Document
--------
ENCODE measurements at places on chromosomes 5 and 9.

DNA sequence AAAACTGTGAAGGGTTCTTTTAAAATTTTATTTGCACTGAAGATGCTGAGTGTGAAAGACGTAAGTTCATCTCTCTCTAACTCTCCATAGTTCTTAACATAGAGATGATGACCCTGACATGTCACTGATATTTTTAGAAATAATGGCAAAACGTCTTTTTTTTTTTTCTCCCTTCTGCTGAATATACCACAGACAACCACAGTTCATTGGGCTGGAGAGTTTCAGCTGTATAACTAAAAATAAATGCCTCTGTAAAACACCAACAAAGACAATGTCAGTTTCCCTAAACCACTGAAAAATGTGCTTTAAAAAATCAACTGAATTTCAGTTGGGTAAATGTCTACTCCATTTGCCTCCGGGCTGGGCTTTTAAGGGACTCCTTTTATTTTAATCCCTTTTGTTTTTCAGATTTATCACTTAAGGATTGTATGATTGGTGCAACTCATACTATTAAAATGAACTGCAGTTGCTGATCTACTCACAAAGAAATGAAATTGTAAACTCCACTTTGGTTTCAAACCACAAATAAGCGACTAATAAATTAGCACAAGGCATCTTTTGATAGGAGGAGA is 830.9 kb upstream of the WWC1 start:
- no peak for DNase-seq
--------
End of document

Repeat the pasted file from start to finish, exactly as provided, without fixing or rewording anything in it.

ENCODE measurements at places on chromosomes 5 and 9.

DNA sequence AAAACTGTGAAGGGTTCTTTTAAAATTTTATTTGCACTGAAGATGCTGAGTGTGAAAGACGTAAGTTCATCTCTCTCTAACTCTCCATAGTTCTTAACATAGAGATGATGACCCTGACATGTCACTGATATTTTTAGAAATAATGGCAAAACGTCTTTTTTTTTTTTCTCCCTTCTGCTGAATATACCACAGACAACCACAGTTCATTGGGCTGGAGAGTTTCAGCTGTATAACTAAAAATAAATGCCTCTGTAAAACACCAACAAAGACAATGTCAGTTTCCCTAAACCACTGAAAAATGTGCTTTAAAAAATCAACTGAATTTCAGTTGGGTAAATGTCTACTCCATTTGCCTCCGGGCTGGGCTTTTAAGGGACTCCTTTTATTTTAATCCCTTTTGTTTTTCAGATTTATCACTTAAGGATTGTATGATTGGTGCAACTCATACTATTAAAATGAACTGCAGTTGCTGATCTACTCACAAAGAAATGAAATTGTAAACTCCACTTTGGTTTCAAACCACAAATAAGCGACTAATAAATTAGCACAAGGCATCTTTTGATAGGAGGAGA is 830.9 kb upstream of the WWC1 start:
- no peak for DNase-seq